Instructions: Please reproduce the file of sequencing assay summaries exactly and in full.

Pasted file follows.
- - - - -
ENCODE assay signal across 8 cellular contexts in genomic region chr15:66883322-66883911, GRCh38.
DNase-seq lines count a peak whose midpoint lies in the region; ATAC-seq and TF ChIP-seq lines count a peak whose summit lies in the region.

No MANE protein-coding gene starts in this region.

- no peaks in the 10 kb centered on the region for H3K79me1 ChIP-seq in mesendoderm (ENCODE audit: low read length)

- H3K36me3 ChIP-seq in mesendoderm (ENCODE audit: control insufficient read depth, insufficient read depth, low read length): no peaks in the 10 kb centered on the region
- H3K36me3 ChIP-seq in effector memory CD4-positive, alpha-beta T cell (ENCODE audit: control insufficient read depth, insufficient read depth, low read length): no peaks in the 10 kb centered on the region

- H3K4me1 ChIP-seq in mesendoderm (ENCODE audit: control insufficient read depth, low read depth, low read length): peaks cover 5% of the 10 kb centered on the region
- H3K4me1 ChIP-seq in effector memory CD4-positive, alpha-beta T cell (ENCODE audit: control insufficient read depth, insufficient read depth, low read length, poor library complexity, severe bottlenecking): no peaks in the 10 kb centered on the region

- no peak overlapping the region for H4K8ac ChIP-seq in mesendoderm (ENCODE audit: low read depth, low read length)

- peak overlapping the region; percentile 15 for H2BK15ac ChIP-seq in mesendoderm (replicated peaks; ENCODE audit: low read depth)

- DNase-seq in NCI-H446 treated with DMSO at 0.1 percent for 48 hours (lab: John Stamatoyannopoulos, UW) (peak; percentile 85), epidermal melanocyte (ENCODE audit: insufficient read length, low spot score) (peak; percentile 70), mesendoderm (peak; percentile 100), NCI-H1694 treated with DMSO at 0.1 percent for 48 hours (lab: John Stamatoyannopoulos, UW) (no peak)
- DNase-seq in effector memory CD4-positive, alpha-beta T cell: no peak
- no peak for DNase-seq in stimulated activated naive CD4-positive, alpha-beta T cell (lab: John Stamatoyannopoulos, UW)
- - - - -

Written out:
ENCODE assay signal across 8 cellular contexts in genomic region chr15:66883322-66883911, GRCh38.
DNase-seq lines count a peak whose midpoint lies in the region; ATAC-seq and TF ChIP-seq lines count a peak whose summit lies in the region.

No MANE protein-coding gene starts in this region.

- no peaks in the 10 kb centered on the region for H3K79me1 ChIP-seq in mesendoderm (ENCODE audit: low read length)

- H3K36me3 ChIP-seq in mesendoderm (ENCODE audit: control insufficient read depth, insufficient read depth, low read length): no peaks in the 10 kb centered on the region
- H3K36me3 ChIP-seq in effector memory CD4-positive, alpha-beta T cell (ENCODE audit: control insufficient read depth, insufficient read depth, low read length): no peaks in the 10 kb centered on the region

- H3K4me1 ChIP-seq in mesendoderm (ENCODE audit: control insufficient read depth, low read depth, low read length): peaks cover 5% of the 10 kb centered on the region
- H3K4me1 ChIP-seq in effector memory CD4-positive, alpha-beta T cell (ENCODE audit: control insufficient read depth, insufficient read depth, low read length, poor library complexity, severe bottlenecking): no peaks in the 10 kb centered on the region

- no peak overlapping the region for H4K8ac ChIP-seq in mesendoderm (ENCODE audit: low read depth, low read length)

- peak overlapping the region; percentile 15 for H2BK15ac ChIP-seq in mesendoderm (replicated peaks; ENCODE audit: low read depth)

- DNase-seq in NCI-H446 treated with DMSO at 0.1 percent for 48 hours (lab: John Stamatoyannopoulos, UW) (peak; percentile 85), epidermal melanocyte (ENCODE audit: insufficient read length, low spot score) (peak; percentile 70), mesendoderm (peak; percentile 100), NCI-H1694 treated with DMSO at 0.1 percent for 48 hours (lab: John Stamatoyannopoulos, UW) (no peak)
- DNase-seq in effector memory CD4-positive, alpha-beta T cell: no peak
- no peak for DNase-seq in stimulated activated naive CD4-positive, alpha-beta T cell (lab: John Stamatoyannopoulos, UW)